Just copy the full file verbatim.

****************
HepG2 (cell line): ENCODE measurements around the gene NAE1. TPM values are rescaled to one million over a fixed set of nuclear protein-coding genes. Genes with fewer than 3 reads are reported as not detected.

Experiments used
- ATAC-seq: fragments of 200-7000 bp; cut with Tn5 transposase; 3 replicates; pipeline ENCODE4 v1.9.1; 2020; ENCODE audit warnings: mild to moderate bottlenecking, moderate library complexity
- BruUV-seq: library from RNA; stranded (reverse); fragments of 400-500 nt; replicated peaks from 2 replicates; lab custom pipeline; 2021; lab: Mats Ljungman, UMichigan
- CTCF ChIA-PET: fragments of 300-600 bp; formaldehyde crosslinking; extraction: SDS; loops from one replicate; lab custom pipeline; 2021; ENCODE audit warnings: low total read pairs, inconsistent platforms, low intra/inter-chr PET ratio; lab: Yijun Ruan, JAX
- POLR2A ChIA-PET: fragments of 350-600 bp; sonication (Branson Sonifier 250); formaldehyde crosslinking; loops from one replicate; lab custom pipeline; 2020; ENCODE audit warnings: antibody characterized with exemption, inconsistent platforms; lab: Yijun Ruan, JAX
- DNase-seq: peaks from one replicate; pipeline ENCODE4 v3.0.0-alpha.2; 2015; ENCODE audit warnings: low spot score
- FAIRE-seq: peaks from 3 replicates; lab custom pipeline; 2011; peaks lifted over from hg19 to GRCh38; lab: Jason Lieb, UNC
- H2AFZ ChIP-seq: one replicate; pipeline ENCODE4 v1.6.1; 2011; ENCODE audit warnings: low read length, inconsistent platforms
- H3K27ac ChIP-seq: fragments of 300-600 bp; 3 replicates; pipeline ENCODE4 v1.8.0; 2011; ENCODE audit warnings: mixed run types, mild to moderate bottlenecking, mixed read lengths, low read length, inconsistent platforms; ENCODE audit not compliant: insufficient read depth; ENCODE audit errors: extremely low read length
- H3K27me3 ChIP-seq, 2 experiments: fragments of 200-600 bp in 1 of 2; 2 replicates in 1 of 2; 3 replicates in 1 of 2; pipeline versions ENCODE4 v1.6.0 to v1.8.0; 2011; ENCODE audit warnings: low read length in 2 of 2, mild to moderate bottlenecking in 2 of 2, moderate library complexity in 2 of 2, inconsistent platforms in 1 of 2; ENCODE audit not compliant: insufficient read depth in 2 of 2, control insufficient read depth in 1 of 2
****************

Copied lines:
HepG2 (cell line): ENCODE measurements around the gene NAE1. TPM values are rescaled to one million over a fixed set of nuclear protein-coding genes. Genes with fewer than 3 reads are reported as not detected.

Experiments used
- ATAC-seq: fragments of 200-7000 bp; cut with Tn5 transposase; 3 replicates; pipeline ENCODE4 v1.9.1; 2020; ENCODE audit warnings: mild to moderate bottlenecking, moderate library complexity
- BruUV-seq: library from RNA; stranded (reverse); fragments of 400-500 nt; replicated peaks from 2 replicates; lab custom pipeline; 2021; lab: Mats Ljungman, UMichigan
- CTCF ChIA-PET: fragments of 300-600 bp; formaldehyde crosslinking; extraction: SDS; loops from one replicate; lab custom pipeline; 2021; ENCODE audit warnings: low total read pairs, inconsistent platforms, low intra/inter-chr PET ratio; lab: Yijun Ruan, JAX
- POLR2A ChIA-PET: fragments of 350-600 bp; sonication (Branson Sonifier 250); formaldehyde crosslinking; loops from one replicate; lab custom pipeline; 2020; ENCODE audit warnings: antibody characterized with exemption, inconsistent platforms; lab: Yijun Ruan, JAX
- DNase-seq: peaks from one replicate; pipeline ENCODE4 v3.0.0-alpha.2; 2015; ENCODE audit warnings: low spot score
- FAIRE-seq: peaks from 3 replicates; lab custom pipeline; 2011; peaks lifted over from hg19 to GRCh38; lab: Jason Lieb, UNC
- H2AFZ ChIP-seq: one replicate; pipeline ENCODE4 v1.6.1; 2011; ENCODE audit warnings: low read length, inconsistent platforms
- H3K27ac ChIP-seq: fragments of 300-600 bp; 3 replicates; pipeline ENCODE4 v1.8.0; 2011; ENCODE audit warnings: mixed run types, mild to moderate bottlenecking, mixed read lengths, low read length, inconsistent platforms; ENCODE audit not compliant: insufficient read depth; ENCODE audit errors: extremely low read length
- H3K27me3 ChIP-seq, 2 experiments: fragments of 200-600 bp in 1 of 2; 2 replicates in 1 of 2; 3 replicates in 1 of 2; pipeline versions ENCODE4 v1.6.0 to v1.8.0; 2011; ENCODE audit warnings: low read length in 2 of 2, mild to moderate bottlenecking in 2 of 2, moderate library complexity in 2 of 2, inconsistent platforms in 1 of 2; ENCODE audit not compliant: insufficient read depth in 2 of 2, control insufficient read depth in 1 of 2